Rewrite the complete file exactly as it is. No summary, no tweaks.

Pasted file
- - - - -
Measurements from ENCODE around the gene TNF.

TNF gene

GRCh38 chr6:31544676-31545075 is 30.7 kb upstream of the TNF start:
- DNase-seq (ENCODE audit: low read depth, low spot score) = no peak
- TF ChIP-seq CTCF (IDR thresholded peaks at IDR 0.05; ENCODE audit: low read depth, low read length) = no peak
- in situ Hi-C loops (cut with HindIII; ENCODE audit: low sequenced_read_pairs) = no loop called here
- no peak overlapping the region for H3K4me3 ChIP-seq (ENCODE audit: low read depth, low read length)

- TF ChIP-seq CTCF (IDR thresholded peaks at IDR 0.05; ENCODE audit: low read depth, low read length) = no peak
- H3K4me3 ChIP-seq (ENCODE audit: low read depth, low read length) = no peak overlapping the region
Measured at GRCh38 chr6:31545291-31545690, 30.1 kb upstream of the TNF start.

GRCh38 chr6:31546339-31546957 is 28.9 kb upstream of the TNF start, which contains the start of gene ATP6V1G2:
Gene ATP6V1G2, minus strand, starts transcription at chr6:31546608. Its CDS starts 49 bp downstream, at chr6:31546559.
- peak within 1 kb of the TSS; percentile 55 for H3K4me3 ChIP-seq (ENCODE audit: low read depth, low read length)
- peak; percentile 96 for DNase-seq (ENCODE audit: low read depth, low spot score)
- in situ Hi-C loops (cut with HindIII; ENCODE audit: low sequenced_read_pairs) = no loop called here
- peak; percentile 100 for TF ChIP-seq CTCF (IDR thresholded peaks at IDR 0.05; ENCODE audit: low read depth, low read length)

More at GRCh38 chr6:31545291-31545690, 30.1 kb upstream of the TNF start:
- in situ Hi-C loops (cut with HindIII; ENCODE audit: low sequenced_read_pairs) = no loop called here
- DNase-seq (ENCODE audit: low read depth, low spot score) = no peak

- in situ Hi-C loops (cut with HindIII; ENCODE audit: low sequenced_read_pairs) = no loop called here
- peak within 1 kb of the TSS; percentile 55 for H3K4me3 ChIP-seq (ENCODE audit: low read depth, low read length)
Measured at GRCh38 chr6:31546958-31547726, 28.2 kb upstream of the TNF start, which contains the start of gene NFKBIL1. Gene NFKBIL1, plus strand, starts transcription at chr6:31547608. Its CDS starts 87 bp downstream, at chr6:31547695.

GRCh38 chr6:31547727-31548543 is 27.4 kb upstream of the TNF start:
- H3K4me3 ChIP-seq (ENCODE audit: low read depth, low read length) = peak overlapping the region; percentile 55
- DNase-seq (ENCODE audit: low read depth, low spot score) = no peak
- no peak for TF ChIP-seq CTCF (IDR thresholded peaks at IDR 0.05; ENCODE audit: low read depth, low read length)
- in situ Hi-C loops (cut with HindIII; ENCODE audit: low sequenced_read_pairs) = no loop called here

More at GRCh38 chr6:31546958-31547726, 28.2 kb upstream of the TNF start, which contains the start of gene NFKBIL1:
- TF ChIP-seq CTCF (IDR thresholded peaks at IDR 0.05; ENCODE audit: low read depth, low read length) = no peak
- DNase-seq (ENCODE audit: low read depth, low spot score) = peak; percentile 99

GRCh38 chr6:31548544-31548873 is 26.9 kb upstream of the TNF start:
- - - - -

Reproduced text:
Measurements from ENCODE around the gene TNF.

TNF gene

GRCh38 chr6:31544676-31545075 is 30.7 kb upstream of the TNF start:
- DNase-seq (ENCODE audit: low read depth, low spot score) = no peak
- TF ChIP-seq CTCF (IDR thresholded peaks at IDR 0.05; ENCODE audit: low read depth, low read length) = no peak
- in situ Hi-C loops (cut with HindIII; ENCODE audit: low sequenced_read_pairs) = no loop called here
- no peak overlapping the region for H3K4me3 ChIP-seq (ENCODE audit: low read depth, low read length)

- TF ChIP-seq CTCF (IDR thresholded peaks at IDR 0.05; ENCODE audit: low read depth, low read length) = no peak
- H3K4me3 ChIP-seq (ENCODE audit: low read depth, low read length) = no peak overlapping the region
Measured at GRCh38 chr6:31545291-31545690, 30.1 kb upstream of the TNF start.

GRCh38 chr6:31546339-31546957 is 28.9 kb upstream of the TNF start, which contains the start of gene ATP6V1G2:
Gene ATP6V1G2, minus strand, starts transcription at chr6:31546608. Its CDS starts 49 bp downstream, at chr6:31546559.
- peak within 1 kb of the TSS; percentile 55 for H3K4me3 ChIP-seq (ENCODE audit: low read depth, low read length)
- peak; percentile 96 for DNase-seq (ENCODE audit: low read depth, low spot score)
- in situ Hi-C loops (cut with HindIII; ENCODE audit: low sequenced_read_pairs) = no loop called here
- peak; percentile 100 for TF ChIP-seq CTCF (IDR thresholded peaks at IDR 0.05; ENCODE audit: low read depth, low read length)

More at GRCh38 chr6:31545291-31545690, 30.1 kb upstream of the TNF start:
- in situ Hi-C loops (cut with HindIII; ENCODE audit: low sequenced_read_pairs) = no loop called here
- DNase-seq (ENCODE audit: low read depth, low spot score) = no peak

- in situ Hi-C loops (cut with HindIII; ENCODE audit: low sequenced_read_pairs) = no loop called here
- peak within 1 kb of the TSS; percentile 55 for H3K4me3 ChIP-seq (ENCODE audit: low read depth, low read length)
Measured at GRCh38 chr6:31546958-31547726, 28.2 kb upstream of the TNF start, which contains the start of gene NFKBIL1. Gene NFKBIL1, plus strand, starts transcription at chr6:31547608. Its CDS starts 87 bp downstream, at chr6:31547695.

GRCh38 chr6:31547727-31548543 is 27.4 kb upstream of the TNF start:
- H3K4me3 ChIP-seq (ENCODE audit: low read depth, low read length) = peak overlapping the region; percentile 55
- DNase-seq (ENCODE audit: low read depth, low spot score) = no peak
- no peak for TF ChIP-seq CTCF (IDR thresholded peaks at IDR 0.05; ENCODE audit: low read depth, low read length)
- in situ Hi-C loops (cut with HindIII; ENCODE audit: low sequenced_read_pairs) = no loop called here

More at GRCh38 chr6:31546958-31547726, 28.2 kb upstream of the TNF start, which contains the start of gene NFKBIL1:
- TF ChIP-seq CTCF (IDR thresholded peaks at IDR 0.05; ENCODE audit: low read depth, low read length) = no peak
- DNase-seq (ENCODE audit: low read depth, low spot score) = peak; percentile 99

GRCh38 chr6:31548544-31548873 is 26.9 kb upstream of the TNF start: